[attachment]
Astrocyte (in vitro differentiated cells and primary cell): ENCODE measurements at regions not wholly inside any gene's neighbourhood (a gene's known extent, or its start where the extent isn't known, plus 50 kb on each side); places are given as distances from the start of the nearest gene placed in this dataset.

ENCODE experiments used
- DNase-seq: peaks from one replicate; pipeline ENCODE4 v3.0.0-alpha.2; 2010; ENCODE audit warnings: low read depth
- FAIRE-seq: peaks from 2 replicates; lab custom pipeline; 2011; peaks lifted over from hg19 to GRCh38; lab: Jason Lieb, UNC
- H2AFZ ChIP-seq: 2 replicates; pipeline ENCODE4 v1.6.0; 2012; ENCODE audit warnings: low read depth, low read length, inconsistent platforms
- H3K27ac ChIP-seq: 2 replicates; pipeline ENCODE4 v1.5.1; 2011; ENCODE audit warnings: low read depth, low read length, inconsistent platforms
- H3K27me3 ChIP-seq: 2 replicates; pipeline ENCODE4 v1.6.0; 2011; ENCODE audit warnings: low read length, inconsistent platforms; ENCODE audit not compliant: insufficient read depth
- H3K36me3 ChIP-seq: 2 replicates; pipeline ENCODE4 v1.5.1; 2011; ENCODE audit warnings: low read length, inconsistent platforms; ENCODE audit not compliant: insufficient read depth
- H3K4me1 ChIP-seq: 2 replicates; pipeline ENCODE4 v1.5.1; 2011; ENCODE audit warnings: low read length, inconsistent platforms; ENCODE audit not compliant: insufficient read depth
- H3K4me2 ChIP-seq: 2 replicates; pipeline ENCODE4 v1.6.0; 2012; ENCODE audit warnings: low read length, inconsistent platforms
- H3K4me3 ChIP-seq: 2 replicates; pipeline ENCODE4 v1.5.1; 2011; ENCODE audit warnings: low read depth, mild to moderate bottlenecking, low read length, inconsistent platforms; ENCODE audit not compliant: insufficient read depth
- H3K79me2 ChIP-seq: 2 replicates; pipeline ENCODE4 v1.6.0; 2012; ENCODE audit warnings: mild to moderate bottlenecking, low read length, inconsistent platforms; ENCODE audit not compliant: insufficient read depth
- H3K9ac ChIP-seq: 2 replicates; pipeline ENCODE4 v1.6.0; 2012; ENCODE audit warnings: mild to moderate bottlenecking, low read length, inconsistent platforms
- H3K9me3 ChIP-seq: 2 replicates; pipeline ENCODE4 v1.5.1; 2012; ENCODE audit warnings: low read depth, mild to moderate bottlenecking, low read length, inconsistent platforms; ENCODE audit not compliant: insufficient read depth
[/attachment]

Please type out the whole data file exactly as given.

Astrocyte (in vitro differentiated cells and primary cell): ENCODE measurements at regions not wholly inside any gene's neighbourhood (a gene's known extent, or its start where the extent isn't known, plus 50 kb on each side); places are given as distances from the start of the nearest gene placed in this dataset.

ENCODE experiments used
- DNase-seq: peaks from one replicate; pipeline ENCODE4 v3.0.0-alpha.2; 2010; ENCODE audit warnings: low read depth
- FAIRE-seq: peaks from 2 replicates; lab custom pipeline; 2011; peaks lifted over from hg19 to GRCh38; lab: Jason Lieb, UNC
- H2AFZ ChIP-seq: 2 replicates; pipeline ENCODE4 v1.6.0; 2012; ENCODE audit warnings: low read depth, low read length, inconsistent platforms
- H3K27ac ChIP-seq: 2 replicates; pipeline ENCODE4 v1.5.1; 2011; ENCODE audit warnings: low read depth, low read length, inconsistent platforms
- H3K27me3 ChIP-seq: 2 replicates; pipeline ENCODE4 v1.6.0; 2011; ENCODE audit warnings: low read length, inconsistent platforms; ENCODE audit not compliant: insufficient read depth
- H3K36me3 ChIP-seq: 2 replicates; pipeline ENCODE4 v1.5.1; 2011; ENCODE audit warnings: low read length, inconsistent platforms; ENCODE audit not compliant: insufficient read depth
- H3K4me1 ChIP-seq: 2 replicates; pipeline ENCODE4 v1.5.1; 2011; ENCODE audit warnings: low read length, inconsistent platforms; ENCODE audit not compliant: insufficient read depth
- H3K4me2 ChIP-seq: 2 replicates; pipeline ENCODE4 v1.6.0; 2012; ENCODE audit warnings: low read length, inconsistent platforms
- H3K4me3 ChIP-seq: 2 replicates; pipeline ENCODE4 v1.5.1; 2011; ENCODE audit warnings: low read depth, mild to moderate bottlenecking, low read length, inconsistent platforms; ENCODE audit not compliant: insufficient read depth
- H3K79me2 ChIP-seq: 2 replicates; pipeline ENCODE4 v1.6.0; 2012; ENCODE audit warnings: mild to moderate bottlenecking, low read length, inconsistent platforms; ENCODE audit not compliant: insufficient read depth
- H3K9ac ChIP-seq: 2 replicates; pipeline ENCODE4 v1.6.0; 2012; ENCODE audit warnings: mild to moderate bottlenecking, low read length, inconsistent platforms
- H3K9me3 ChIP-seq: 2 replicates; pipeline ENCODE4 v1.5.1; 2012; ENCODE audit warnings: low read depth, mild to moderate bottlenecking, low read length, inconsistent platforms; ENCODE audit not compliant: insufficient read depth